Morgane Austern

I am an assistant professor of Statistics at Harvard University and an affiliate of the CMSA. I am interested in understanding the behavior of algorithms and statistical estimators in the presence of a large amount of dependence. My work consists in developing new probability tools, and in using those to establish the properties of learning algorithms in structured and dependent data contexts.   I graduated with a PhD in statistics from Columbia University in 2019 where I worked in collaboration with Peter Orbanz and Arian Maleki on limit theorems for dependent and structured data.  For two great years (2019-2021), I was a  postdoctoral researcher at Microsoft Research New England. In the fall of 2022 I was a long term visitor at the Simons Institute for theoretical computing. In 2022 I was named a Kavli fellow by the National Academy of science. In 2023 I was invited to speak at the National Academies of Science, Engineering and Medecine on the mathematical foundation of machine learning in a symposium on AI for mathematical reasoning.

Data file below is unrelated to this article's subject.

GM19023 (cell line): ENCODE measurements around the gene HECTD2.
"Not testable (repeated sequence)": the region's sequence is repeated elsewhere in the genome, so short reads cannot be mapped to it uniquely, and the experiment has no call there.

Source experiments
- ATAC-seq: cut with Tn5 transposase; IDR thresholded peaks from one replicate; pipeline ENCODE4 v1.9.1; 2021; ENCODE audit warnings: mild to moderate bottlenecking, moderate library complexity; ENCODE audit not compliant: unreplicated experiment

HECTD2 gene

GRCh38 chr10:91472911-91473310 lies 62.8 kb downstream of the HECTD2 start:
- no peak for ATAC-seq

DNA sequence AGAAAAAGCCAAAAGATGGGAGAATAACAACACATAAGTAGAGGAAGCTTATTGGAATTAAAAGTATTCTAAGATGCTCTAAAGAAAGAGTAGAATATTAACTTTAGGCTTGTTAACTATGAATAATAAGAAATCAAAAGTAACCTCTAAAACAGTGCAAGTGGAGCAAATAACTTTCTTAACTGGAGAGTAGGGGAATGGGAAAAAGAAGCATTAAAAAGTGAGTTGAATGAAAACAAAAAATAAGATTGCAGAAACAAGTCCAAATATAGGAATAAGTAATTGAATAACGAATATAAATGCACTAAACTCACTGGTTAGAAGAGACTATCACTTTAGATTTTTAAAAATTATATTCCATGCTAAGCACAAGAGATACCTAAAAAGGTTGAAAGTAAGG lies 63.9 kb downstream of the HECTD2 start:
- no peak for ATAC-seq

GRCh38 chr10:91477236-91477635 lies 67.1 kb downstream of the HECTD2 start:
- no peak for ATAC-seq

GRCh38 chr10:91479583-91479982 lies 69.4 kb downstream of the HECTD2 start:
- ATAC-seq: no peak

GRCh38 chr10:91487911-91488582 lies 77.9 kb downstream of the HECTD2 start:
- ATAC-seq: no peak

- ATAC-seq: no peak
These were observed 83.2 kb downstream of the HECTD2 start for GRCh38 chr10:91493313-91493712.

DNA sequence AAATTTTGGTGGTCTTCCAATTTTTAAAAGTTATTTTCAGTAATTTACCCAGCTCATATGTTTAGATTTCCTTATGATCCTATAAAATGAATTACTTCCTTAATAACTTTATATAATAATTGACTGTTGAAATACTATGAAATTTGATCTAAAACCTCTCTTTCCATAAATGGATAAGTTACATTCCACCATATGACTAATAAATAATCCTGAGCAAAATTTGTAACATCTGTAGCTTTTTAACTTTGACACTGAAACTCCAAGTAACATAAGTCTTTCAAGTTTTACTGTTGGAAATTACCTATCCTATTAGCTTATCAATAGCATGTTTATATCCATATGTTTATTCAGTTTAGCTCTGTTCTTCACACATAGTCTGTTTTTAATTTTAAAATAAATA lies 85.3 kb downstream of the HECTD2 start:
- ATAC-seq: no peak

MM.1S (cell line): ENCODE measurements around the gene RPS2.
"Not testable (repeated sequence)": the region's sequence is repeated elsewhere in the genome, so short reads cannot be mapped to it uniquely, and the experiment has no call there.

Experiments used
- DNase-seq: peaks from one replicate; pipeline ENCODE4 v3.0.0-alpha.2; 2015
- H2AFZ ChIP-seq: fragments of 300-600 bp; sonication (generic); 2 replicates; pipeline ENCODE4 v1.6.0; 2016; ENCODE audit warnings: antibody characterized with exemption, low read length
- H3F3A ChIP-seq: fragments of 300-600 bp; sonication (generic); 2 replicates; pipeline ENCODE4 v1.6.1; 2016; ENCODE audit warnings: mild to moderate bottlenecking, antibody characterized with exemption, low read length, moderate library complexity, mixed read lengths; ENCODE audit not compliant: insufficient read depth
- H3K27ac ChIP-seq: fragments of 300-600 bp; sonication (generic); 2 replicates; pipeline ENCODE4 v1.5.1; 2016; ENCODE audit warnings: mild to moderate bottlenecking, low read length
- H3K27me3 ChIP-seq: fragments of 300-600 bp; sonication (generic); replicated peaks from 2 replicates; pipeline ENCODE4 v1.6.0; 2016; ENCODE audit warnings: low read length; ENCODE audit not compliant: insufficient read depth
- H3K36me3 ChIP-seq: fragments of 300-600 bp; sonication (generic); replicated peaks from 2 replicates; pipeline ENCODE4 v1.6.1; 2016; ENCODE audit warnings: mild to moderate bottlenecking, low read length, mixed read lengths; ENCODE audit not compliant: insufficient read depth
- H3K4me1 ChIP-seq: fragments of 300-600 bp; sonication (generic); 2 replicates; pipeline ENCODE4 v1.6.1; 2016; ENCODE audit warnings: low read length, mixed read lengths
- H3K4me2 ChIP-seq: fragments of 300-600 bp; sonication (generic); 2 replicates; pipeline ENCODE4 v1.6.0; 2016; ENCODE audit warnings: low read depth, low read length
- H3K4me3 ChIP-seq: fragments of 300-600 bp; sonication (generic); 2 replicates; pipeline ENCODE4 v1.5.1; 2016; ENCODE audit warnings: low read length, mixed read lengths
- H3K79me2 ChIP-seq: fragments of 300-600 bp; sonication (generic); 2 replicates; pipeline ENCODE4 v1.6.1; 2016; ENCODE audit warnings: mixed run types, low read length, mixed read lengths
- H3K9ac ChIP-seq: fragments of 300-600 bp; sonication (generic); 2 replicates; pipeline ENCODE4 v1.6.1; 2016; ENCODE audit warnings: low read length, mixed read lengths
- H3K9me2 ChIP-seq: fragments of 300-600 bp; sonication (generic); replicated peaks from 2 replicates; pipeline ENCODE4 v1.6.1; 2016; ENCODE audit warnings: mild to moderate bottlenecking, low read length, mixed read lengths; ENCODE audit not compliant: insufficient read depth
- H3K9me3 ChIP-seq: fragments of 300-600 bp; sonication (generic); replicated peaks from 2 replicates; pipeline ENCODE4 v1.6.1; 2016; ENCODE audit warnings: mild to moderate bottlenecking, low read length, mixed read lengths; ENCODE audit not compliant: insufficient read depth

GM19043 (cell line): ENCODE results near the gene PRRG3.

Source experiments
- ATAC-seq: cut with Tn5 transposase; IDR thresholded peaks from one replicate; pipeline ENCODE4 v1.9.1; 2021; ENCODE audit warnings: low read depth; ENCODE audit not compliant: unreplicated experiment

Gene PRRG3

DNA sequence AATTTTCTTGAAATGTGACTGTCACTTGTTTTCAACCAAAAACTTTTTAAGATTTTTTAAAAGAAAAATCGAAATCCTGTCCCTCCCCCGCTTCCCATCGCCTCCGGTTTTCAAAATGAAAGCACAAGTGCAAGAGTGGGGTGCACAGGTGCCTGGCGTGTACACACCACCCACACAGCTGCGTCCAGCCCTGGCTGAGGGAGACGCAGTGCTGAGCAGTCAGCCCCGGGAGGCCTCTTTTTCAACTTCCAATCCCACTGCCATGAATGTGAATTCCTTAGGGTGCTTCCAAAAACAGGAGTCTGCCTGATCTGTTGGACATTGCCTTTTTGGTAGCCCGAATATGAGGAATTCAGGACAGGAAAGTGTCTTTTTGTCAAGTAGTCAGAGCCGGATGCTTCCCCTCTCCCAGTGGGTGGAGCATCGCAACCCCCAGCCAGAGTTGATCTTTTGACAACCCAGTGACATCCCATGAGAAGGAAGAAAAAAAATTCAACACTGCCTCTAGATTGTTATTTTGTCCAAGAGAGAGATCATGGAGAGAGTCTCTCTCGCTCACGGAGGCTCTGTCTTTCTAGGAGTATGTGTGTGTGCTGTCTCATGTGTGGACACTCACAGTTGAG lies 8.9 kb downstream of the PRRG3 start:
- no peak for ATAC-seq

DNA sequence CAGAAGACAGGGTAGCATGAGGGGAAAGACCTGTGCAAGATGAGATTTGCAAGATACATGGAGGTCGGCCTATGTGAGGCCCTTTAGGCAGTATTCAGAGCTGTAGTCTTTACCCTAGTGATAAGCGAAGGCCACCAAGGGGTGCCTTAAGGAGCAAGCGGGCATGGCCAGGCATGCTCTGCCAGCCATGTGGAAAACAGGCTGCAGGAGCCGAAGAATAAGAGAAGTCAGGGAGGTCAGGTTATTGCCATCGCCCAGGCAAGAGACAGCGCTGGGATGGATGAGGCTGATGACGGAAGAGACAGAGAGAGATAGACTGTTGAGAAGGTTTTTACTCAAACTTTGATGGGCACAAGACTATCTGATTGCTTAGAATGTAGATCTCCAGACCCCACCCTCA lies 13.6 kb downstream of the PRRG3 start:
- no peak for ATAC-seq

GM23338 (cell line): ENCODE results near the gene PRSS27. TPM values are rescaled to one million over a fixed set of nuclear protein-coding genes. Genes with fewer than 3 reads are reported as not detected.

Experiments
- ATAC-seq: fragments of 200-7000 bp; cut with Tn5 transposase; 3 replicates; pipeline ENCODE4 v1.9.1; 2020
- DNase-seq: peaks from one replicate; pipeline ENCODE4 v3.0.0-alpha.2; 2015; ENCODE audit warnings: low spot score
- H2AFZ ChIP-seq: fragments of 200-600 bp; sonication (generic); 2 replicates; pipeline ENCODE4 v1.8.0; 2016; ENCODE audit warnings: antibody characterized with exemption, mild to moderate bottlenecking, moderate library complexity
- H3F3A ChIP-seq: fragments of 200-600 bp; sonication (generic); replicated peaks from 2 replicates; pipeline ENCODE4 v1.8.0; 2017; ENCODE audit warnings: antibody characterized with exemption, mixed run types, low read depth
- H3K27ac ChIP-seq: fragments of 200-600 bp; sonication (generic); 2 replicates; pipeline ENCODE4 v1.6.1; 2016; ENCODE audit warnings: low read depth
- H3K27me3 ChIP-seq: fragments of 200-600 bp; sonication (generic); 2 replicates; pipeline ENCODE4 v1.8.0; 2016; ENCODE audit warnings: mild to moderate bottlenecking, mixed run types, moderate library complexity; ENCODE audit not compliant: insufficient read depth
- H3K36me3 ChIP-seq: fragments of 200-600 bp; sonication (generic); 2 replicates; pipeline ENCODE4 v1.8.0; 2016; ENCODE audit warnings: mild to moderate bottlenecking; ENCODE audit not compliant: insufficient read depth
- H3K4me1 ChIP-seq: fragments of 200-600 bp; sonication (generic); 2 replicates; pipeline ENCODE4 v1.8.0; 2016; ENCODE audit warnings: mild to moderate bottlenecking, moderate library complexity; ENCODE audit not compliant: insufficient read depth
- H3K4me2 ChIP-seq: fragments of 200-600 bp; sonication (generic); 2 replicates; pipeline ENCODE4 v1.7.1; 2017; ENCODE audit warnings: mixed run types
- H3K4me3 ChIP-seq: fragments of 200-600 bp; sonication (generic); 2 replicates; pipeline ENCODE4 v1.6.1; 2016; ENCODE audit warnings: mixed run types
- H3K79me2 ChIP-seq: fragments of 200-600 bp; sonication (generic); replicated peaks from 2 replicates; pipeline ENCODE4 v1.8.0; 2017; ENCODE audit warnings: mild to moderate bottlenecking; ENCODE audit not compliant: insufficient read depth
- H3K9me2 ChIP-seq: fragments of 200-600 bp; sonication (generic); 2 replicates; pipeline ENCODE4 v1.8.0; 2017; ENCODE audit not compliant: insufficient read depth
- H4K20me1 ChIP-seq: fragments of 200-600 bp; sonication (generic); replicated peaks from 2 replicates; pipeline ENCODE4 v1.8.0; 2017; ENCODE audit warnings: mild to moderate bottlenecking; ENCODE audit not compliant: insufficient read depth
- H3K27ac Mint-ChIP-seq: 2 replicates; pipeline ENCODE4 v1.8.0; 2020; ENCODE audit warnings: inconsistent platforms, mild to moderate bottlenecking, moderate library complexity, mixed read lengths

My research has notably extended limit theorems for dependent data and matrices,  studied graph representation learning, proposed new methods to obtain concentration inequalities, and established the properties of resampling methods such as the cross-validation and bootstrap method. My current work is motivated by high-dimensional statistics, stable matching problems and random matrix theory.